An Odyssy: A Father, a Son, and an Epic

Daniel Mendelsohn. Knopf, $26.95 (304p) ISBN 978-0-385-35059-4
Homeric heroes offer resonant psychological parallels to a modern family in this beguiling memoir. Mendelsohn (The Lost: A Search for Six of the Six Million) recounts a freshman class on the Odyssey that he taught at Bard College with his father, Jay, an 81-year-old computer scientist, sitting in; the two followed up with an Odyssey-themed Mediterranean cruise. The result is a small gem of seminar-room slapstick as the author struggles to impart a scholarly gloss to his students’ struggles with the text and his dad’s crotchety outbursts (Jay disparages the wily Odysseus as less than a “real” hero because “he’s a liar and he cheated on his wife” and because he gets his men killed, cries frequently, and is forever in need of rescue and makeovers by the gods). Gradually, Mendelsohn unwraps layers of timeless meaning in the ancient Greek poem: the muted battles seething inside the epic’s many troubled marriages (which parallel the battles waged by his own parents); the reunion of Odysseus with the grown son who doesn’t know him, their stilted unfamiliarity a template for the awkwardness lingering between the Mendelsohn father and son; and the longing to strike out for unknown parts coupled with the fear that holds men back. Mendelsohn weaves family history and trenchant literary analysis into a luminous whole. Agent: Andrew Wylie, Wylie Agency. (Sept.)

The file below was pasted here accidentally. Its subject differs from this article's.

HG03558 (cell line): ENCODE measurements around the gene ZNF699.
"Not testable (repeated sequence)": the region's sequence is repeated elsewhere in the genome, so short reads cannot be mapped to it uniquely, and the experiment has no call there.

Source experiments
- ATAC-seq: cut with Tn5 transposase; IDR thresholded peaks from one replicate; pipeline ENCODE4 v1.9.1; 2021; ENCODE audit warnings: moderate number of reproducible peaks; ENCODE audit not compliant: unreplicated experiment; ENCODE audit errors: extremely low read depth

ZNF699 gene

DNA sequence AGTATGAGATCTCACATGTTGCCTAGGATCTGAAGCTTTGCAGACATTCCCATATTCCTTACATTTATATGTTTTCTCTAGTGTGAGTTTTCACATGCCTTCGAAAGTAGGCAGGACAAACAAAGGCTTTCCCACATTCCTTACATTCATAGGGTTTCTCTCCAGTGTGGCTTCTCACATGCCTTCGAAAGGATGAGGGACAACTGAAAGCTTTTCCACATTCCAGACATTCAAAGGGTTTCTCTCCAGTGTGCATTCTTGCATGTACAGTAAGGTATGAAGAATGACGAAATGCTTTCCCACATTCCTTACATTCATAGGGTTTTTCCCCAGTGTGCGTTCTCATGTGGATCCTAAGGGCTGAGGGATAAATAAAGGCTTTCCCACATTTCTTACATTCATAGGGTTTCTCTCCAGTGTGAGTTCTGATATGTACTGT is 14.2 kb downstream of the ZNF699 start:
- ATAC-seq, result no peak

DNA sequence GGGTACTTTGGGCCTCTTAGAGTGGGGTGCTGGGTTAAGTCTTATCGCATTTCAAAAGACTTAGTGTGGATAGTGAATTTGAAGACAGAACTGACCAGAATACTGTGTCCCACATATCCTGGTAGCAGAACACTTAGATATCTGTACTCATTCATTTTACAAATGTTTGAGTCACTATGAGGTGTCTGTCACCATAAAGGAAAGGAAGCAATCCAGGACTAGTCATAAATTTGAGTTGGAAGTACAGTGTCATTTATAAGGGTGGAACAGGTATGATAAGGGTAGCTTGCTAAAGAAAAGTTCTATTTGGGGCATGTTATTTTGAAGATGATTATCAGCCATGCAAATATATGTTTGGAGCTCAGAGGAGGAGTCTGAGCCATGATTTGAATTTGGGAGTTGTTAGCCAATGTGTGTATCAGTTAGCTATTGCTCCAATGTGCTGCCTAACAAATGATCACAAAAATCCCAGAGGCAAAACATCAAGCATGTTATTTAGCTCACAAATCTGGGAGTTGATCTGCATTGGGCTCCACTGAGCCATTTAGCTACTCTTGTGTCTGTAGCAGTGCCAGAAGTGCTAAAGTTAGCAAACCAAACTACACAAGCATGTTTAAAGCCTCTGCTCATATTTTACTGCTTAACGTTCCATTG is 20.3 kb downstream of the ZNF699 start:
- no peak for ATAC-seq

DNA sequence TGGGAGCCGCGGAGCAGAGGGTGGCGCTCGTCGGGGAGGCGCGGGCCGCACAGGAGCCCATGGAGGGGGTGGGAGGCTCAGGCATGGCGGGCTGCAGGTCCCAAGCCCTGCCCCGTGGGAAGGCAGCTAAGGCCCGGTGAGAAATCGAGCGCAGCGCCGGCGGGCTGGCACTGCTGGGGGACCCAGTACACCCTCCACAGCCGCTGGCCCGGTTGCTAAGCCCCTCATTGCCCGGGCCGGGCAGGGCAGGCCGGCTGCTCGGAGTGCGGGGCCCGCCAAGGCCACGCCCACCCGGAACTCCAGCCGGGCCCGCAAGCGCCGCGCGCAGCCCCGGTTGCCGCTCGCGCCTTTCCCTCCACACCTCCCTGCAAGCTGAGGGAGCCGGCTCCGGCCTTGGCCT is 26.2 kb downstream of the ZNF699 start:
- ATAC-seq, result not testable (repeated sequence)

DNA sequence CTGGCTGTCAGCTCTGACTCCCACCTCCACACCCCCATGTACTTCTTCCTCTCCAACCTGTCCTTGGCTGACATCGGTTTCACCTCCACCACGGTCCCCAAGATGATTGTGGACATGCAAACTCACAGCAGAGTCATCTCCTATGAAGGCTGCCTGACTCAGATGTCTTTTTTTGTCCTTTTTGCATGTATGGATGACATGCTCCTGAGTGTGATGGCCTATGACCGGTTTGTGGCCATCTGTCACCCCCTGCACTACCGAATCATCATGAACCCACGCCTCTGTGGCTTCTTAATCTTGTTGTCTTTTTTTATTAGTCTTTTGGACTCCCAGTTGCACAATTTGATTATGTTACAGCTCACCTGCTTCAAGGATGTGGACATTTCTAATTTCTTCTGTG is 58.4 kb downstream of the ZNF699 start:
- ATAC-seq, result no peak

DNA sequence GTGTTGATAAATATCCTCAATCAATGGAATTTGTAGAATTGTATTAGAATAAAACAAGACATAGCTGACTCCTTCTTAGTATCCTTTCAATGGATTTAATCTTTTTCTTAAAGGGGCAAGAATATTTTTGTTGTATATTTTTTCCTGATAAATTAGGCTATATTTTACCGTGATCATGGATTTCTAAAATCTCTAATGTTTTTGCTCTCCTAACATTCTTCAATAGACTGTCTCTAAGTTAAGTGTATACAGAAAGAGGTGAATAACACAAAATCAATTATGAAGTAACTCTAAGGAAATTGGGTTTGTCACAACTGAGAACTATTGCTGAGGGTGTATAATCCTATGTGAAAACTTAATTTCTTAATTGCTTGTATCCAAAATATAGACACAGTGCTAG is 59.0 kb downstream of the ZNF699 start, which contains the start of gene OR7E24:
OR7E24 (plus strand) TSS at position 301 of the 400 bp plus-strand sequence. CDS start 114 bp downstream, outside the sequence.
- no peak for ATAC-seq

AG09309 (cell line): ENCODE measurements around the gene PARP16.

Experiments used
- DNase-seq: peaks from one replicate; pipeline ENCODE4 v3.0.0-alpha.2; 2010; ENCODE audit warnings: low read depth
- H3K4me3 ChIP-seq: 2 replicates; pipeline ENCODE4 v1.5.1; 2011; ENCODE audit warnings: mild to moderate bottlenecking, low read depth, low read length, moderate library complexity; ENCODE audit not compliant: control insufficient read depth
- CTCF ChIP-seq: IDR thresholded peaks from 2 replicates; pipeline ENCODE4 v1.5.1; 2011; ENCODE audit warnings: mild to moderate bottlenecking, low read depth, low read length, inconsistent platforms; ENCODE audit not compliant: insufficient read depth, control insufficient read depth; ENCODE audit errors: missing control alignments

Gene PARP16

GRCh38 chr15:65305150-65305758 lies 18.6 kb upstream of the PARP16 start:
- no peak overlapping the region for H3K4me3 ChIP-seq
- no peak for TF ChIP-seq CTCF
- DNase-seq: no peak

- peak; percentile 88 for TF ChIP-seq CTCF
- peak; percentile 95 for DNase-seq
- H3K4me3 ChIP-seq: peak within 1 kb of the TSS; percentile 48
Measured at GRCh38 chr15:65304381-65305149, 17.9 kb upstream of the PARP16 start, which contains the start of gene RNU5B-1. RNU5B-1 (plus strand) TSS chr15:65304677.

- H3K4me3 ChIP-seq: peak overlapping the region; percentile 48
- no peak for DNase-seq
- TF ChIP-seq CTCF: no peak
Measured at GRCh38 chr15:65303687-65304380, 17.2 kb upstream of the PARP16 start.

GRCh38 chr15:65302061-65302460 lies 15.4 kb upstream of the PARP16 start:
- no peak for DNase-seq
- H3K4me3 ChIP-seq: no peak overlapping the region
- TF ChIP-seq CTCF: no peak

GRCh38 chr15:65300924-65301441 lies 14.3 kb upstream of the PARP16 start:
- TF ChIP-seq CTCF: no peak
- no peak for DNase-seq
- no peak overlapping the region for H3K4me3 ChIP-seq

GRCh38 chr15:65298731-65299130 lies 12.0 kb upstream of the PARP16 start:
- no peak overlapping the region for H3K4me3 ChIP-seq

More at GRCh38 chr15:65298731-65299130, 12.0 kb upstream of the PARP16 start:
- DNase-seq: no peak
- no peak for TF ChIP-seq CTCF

Reviewed on: 07/17/2017
Release date: 09/12/2017
Hardcover - 320 pages - 978-0-7710-5742-7
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